Carlos Zambrano has lost some weight and has already been in Arizona a week getting ready for the season despite the fact that pitchers and catchers don’t report until Februay 17th. Lou likes it:
“Carlos was a little heavy last year, there’s no question,” manager Lou Piniella told fans at the Cubs Convention. “He’s another player (besides Geovany Soto) we had a nice conversation with toward the end of the year . . . He looks absolutely wonderful, and I think you’ll see a heck of a better performance from him just because of that,” Piniella said.
Zambrano has always been one of those guys who always looks kind of gassed out there, even when he was pitching really well. I like him — as I’ve written before, he reminds me of a 1960s pitcher in a lot of ways, and 1960s pitchers were awesome — so I hope the loss of a few pounds will help him bounce back.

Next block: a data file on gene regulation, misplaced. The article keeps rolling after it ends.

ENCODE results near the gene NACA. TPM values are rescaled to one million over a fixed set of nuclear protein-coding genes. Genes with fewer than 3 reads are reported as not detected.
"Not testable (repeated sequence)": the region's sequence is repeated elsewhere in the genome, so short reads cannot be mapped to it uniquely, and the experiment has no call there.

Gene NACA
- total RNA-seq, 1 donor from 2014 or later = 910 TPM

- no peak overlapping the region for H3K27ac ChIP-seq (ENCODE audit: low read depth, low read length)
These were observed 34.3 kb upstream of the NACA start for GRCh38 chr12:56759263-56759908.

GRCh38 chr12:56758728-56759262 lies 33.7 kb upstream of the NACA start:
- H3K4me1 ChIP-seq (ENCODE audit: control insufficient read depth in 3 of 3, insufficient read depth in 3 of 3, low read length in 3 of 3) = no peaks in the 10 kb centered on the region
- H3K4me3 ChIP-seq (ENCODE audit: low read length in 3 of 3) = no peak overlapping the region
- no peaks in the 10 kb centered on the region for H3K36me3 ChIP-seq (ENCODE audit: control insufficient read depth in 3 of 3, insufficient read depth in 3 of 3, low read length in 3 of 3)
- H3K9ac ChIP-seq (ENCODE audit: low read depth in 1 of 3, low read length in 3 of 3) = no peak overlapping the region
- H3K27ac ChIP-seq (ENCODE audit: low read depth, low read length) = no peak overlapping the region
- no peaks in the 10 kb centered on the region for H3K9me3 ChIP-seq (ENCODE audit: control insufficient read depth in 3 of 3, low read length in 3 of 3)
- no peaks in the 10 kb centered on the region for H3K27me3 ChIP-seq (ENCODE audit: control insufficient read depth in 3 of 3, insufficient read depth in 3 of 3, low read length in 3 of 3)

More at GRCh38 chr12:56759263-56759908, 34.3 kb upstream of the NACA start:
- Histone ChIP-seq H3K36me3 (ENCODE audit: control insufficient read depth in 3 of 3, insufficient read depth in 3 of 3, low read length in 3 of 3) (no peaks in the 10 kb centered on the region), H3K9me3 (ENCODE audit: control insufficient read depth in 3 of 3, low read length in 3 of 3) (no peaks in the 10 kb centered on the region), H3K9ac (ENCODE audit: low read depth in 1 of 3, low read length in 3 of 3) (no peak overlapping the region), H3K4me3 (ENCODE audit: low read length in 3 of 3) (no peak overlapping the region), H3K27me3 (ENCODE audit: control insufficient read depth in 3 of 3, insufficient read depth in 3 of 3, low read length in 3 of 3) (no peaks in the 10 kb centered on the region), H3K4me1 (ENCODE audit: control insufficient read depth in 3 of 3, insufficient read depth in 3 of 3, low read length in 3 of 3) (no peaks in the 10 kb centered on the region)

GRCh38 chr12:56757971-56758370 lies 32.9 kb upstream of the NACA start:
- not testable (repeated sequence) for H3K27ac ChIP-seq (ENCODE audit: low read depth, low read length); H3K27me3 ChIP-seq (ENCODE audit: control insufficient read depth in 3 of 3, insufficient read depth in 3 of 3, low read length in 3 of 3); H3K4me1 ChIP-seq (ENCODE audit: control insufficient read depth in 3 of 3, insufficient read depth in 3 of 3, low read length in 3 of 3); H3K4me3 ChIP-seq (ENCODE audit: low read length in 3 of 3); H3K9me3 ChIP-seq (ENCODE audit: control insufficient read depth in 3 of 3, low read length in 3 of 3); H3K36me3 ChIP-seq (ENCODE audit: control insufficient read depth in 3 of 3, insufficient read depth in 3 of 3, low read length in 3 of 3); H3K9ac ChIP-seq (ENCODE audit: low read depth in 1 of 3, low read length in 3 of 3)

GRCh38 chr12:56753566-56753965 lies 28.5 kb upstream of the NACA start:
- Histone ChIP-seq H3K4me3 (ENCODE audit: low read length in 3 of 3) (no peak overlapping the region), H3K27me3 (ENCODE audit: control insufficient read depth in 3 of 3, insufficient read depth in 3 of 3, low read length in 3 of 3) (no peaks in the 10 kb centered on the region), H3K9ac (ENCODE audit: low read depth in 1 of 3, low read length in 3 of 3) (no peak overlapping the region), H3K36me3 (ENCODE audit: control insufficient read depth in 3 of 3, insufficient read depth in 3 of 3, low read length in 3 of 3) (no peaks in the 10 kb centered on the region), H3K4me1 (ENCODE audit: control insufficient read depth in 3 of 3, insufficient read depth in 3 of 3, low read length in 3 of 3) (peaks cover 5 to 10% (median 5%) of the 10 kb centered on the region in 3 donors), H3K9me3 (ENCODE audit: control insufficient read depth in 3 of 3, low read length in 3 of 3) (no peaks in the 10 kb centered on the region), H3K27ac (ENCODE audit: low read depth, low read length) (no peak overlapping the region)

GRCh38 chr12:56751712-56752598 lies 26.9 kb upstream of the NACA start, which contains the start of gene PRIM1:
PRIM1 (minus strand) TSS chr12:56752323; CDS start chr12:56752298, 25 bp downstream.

Last Thursday, we learned that the MLBPA was challenging the Nippon Professional Baseball posting system, delaying Japanese superstar Shohei Ohtani’s move to Major League Baseball. The latest collective bargaining agreement removed a lot of the incentive for players to come to the U.S. by capping pay. Ohtani, for example, can only receive a signing bonus between $300,000 and $3.53 million while his team — the Nippon Ham Fighters — would receive $20 million for posting him.
Jon Morosi reports that the deadline for this issue to be resolved is 8 PM ET on Monday evening. He notes that key NPB officials have worked through the night in Japan to try to reach a resolution. It is possible that even if no agreement is reached, the deadline could be pushed further back.
Ohtani, 23, has become a heralded hitter and pitcher in Japan. At the plate over his five-year career, he has compiled a .286/.358/.500 triple-slash line with 48 home runs and 166 RBI in 1,170 plate appearances. On the mound, he has a 2.52 ERA with a 624/200 K/BB ratio across 543 innings.